Sometimes the Most Productive Thing – is No Thing and more...




Sometimes the Most Productive Thing – is No Thing

Girl Napping in the SunlightSometimes, the most productive thing we can do in the next 15-20 minutes – is no thing.

  • Re-Create: A 20-minute power nap can help re-create energy and focus.
  • Read: A 15-minute fictional read or magazine article can spark imagination. Or find an interview of a favorite creative such as an actor or musician.
  • Reflect: A 15-20 minute quiet time of reflection of the day thus far can kickstart a thought process (make sure to have pen and paper handy).

These three “Rees” (Re-creating, Reading, Reflecting) can work wonders for your body, mind, and spirit.

A few other 15-20 minute exercise that can prove profitable:

  • Jot down a “10 Ways …” lists to exercise your idea muscle. They don’t always have to be 10 or Ways. The first 5-6 should be easy. After that, you really begin to strech your idea muscle.
  • Grab a water and do some quick exercises.
  • If there is a kitchen nearby, cut up some fruit or veggies for a healthy snack. Preparing the food can quiet your mind, eating the food can re-energize your body.
  • Outline the main point your next piece of content (blog post, podcast, chapter, class, etc.)
    • Write
    • Three
    • Minor Points
  • Search for images to build up your image library and exercise your imagination.

Make sure the most productive thing you’re doing is also profitable in the long run. Active isn’t always Productive.

Photo on Pixabay by AndrewExtra

30-day free trail to SubClubs

Sometimes the Most Productive Thing – is No Thing is a post from: ConverStations


A Simple Trigger Question for the Not-So-Simple “What Next?”

Man looking confusedOne of the most frequently asked questions that come in from the SmallBiz Tracks Daily Podcast “Ask” page is something along the lines of:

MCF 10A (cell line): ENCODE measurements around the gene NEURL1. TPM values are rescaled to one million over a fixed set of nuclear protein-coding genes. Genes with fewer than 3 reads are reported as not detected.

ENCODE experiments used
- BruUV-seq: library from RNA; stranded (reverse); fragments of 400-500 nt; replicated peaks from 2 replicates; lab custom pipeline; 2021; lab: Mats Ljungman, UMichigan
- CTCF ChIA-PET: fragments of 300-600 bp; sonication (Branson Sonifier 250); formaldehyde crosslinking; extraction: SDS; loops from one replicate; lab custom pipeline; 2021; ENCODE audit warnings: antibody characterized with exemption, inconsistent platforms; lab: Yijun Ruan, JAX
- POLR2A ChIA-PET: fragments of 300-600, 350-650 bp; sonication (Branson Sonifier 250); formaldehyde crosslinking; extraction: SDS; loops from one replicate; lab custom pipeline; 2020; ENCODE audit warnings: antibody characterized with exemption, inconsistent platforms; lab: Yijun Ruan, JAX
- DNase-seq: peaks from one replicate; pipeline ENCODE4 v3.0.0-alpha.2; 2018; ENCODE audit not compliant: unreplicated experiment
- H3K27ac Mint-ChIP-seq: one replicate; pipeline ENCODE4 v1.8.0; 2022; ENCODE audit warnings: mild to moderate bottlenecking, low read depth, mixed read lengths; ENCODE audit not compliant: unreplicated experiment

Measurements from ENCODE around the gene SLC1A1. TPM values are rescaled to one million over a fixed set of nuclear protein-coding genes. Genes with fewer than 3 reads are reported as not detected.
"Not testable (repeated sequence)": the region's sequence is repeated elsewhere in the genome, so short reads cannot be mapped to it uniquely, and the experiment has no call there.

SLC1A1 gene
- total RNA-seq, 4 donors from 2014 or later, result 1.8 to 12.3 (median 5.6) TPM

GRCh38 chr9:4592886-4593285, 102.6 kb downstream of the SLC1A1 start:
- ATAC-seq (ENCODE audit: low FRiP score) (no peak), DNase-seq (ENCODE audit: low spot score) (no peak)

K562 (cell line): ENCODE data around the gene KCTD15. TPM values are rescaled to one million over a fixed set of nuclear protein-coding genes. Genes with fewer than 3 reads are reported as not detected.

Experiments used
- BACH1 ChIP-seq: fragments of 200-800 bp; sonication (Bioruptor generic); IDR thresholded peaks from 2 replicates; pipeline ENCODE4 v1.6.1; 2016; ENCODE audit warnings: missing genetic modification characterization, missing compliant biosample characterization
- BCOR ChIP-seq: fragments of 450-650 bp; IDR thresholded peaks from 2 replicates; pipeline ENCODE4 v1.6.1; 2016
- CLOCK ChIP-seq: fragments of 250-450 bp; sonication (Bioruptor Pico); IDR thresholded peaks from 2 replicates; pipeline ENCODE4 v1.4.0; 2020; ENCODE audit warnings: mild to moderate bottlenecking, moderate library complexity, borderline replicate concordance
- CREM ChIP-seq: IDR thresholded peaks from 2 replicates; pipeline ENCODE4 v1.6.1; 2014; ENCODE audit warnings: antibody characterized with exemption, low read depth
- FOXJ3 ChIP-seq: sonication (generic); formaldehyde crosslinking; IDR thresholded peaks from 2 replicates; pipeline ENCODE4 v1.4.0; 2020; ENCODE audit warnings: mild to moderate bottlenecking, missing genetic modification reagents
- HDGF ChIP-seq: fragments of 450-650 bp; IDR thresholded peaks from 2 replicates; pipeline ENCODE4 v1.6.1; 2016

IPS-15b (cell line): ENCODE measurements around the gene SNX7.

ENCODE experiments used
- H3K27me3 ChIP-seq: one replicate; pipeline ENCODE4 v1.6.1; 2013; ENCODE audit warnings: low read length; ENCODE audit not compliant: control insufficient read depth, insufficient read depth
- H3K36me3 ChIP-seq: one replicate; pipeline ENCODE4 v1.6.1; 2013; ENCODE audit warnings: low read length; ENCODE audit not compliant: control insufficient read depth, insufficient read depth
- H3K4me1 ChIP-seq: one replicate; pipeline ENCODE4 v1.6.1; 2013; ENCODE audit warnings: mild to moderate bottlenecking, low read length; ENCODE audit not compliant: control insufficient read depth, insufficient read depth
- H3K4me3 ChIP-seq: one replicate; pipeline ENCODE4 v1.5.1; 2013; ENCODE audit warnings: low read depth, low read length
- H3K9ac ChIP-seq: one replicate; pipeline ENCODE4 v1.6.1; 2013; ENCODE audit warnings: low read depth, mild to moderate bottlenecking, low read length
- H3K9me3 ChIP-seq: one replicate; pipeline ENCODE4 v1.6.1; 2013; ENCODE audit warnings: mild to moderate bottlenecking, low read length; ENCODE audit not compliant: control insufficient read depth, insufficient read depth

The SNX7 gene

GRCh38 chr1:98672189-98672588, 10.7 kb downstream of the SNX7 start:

What Do I Do Next?

Sometimes, this question opens up to a larger question, such as: “I’ve just started my own business after years in the corporate world. What do I do next?”

Many times, it goes along with something like: “I have so much to do, it seems like I’ll never get all of this done. What should I do first?”

Of course, there is no single right answer for everyone. However, if you know what’s most important to you and your business, the answer can become clear with a simple trigger question.

Define What’s Most Important

If you have a mission statement, mantra, or manifesto – you have hopefully outlined what’s most important in building your business.

For a landscaper, it may be to increase the value of the customer’s property by enhancing the visible views in every part of the property. For a real estate agent, it might be to place each customer in a home that has multiple “oohs” for each person and a blanket of “aahs” to comfort and secure a loving home.

In my own business, I help business owners build a better business presence, keeping them from reaching overwhelm.

There are three parts to that statement

  • Business owners are the intended audience
  • We’re building a better business presence generating increased leads, calls, walk-ins, word-of-mouth, etc.
  • Avoiding and Overcoming situations of overwhelm by keeping things simple and often, keeping things small.

Knowing those three things, it becomes easy for me to know what to do next in project work, platform work, or planning our work.

A Simple Trigger Question

If I come to a crossroads or fend off a sigh wondering what’s next, I ask this simple trigger question:

What’s the most productive thing I can do for the next 10-20 minutes?